Even if you set aside his record number of certificates, Jones is something of an atypical student at UWPCE: Although he always had reasons for his course selections, his approach was often exploratory, even a little playful. Many more students are focused on advancing or changing their careers.
What today is the UW Continuum College—the professional development and continuing education division of the University—started in 1912 to offer correspondence and extension courses. Over the years it has evolved and expanded, serving current UW students as well as alumni and the general public.
Through programs like UWPCE, UW Online and Summer Sessions, Continuum College offers about 100 certificate programs and more than 110 graduate degree programs, currently enrolling about 50,000 students a year. Classes are taught by UW faculty as well as artists, writers and professionals in fields like business, sales and technology. The Continuum College is responding to shifts in the landscape of higher education and in the job market, especially as people seek to gain new skills or even change careers, says Rovy Branon, vice provost for the college.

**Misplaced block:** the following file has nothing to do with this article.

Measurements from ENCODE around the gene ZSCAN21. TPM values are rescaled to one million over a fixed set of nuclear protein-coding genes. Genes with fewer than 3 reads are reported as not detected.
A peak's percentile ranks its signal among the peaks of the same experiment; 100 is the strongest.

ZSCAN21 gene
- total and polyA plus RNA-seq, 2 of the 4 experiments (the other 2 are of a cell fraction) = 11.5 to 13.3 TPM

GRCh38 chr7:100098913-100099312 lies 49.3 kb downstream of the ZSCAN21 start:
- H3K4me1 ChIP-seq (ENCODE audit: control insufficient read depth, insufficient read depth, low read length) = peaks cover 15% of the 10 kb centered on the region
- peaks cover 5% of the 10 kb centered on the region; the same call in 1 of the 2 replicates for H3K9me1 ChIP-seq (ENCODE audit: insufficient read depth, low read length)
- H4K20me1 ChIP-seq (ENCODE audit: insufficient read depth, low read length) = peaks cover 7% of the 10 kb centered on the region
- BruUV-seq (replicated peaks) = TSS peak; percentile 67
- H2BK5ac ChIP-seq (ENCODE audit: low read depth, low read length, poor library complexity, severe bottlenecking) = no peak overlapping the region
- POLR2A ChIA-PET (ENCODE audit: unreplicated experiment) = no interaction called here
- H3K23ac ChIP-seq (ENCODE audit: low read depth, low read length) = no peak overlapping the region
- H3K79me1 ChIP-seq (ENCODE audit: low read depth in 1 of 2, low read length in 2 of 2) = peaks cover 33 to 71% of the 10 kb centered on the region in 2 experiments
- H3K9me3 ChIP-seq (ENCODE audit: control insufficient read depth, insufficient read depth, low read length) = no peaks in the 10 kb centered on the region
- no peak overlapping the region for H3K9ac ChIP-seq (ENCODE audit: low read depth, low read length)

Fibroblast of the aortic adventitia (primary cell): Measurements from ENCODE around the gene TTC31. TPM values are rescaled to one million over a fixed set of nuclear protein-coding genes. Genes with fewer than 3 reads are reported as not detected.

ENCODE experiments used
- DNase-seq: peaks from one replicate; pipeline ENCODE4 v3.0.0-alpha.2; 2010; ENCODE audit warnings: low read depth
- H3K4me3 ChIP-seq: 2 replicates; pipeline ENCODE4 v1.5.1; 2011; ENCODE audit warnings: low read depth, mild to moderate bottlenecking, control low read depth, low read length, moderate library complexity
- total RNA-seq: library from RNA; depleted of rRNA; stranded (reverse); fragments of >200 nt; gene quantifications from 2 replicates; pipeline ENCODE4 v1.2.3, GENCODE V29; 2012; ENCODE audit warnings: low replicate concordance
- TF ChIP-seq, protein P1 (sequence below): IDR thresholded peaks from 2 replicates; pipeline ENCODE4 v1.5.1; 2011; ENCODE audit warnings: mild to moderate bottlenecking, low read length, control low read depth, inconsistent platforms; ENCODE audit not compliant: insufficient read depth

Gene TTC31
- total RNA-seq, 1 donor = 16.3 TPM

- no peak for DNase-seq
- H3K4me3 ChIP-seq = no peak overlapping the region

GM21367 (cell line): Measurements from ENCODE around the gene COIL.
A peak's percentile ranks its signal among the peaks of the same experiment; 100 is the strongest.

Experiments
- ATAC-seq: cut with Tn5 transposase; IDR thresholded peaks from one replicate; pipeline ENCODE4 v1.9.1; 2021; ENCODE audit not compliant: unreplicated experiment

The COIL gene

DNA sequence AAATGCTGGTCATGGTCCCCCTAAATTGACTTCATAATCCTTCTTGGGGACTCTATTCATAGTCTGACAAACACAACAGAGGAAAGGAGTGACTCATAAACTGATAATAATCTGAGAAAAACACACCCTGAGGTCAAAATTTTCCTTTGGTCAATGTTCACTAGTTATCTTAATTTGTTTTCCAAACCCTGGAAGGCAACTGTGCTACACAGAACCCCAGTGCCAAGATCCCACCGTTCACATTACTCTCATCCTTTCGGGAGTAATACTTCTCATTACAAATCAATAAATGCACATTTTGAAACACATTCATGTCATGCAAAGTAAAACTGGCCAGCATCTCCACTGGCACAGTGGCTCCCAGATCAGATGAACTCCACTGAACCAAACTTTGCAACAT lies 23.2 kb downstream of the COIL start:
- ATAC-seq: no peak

Strictly speaking, Ed Jones wasn’t trying to advance his career when he started taking the continuing education courses. Rather, he had more time on his hands because his youngest daughter had left for college. And Boeing paid his tuition, so he felt free to follow his curiosity.
Still, the knowledge and skills he gained did relate to his work. He found himself becoming even more data-driven. He improved his presentation skills and brought storytelling into his work. He thought more about conflict resolution, and he learned about data security. All these skills were useful to a person brokering government contracts—and useful to his employer, too.
Though Jones is now retired, he’s not done taking classes. He started a certificate course on fundraising last fall, which will bring his hard-to-beat record up to 12. “Continuing education gives you a structured way to learn about a subject,” Jones says, and he hopes that what he learns from his newest course to help raise funds for local nonprofits. “It inspires you to go off and do something.”